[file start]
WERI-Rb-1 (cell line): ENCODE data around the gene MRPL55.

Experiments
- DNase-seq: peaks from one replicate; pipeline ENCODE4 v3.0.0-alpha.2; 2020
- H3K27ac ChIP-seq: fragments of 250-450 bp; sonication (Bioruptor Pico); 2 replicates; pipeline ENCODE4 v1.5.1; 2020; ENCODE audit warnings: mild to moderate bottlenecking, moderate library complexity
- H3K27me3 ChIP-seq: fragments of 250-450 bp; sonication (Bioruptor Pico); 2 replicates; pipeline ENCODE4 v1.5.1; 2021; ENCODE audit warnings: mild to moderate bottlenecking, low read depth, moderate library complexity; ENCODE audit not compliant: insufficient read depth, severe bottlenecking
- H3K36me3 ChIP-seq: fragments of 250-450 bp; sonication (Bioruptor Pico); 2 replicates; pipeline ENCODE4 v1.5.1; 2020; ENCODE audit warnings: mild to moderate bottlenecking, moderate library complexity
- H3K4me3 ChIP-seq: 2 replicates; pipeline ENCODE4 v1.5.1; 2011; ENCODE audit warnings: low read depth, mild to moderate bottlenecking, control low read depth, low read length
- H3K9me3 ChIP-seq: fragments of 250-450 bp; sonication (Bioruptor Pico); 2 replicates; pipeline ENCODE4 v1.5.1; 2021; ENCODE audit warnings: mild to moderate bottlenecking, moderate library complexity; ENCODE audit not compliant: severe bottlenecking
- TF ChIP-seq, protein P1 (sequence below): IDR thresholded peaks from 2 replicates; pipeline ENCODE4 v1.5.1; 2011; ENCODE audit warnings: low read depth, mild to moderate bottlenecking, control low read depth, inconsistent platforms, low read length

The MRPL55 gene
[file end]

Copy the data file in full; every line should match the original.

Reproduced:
WERI-Rb-1 (cell line): ENCODE data around the gene MRPL55.

Experiments
- DNase-seq: peaks from one replicate; pipeline ENCODE4 v3.0.0-alpha.2; 2020
- H3K27ac ChIP-seq: fragments of 250-450 bp; sonication (Bioruptor Pico); 2 replicates; pipeline ENCODE4 v1.5.1; 2020; ENCODE audit warnings: mild to moderate bottlenecking, moderate library complexity
- H3K27me3 ChIP-seq: fragments of 250-450 bp; sonication (Bioruptor Pico); 2 replicates; pipeline ENCODE4 v1.5.1; 2021; ENCODE audit warnings: mild to moderate bottlenecking, low read depth, moderate library complexity; ENCODE audit not compliant: insufficient read depth, severe bottlenecking
- H3K36me3 ChIP-seq: fragments of 250-450 bp; sonication (Bioruptor Pico); 2 replicates; pipeline ENCODE4 v1.5.1; 2020; ENCODE audit warnings: mild to moderate bottlenecking, moderate library complexity
- H3K4me3 ChIP-seq: 2 replicates; pipeline ENCODE4 v1.5.1; 2011; ENCODE audit warnings: low read depth, mild to moderate bottlenecking, control low read depth, low read length
- H3K9me3 ChIP-seq: fragments of 250-450 bp; sonication (Bioruptor Pico); 2 replicates; pipeline ENCODE4 v1.5.1; 2021; ENCODE audit warnings: mild to moderate bottlenecking, moderate library complexity; ENCODE audit not compliant: severe bottlenecking
- TF ChIP-seq, protein P1 (sequence below): IDR thresholded peaks from 2 replicates; pipeline ENCODE4 v1.5.1; 2011; ENCODE audit warnings: low read depth, mild to moderate bottlenecking, control low read depth, inconsistent platforms, low read length

The MRPL55 gene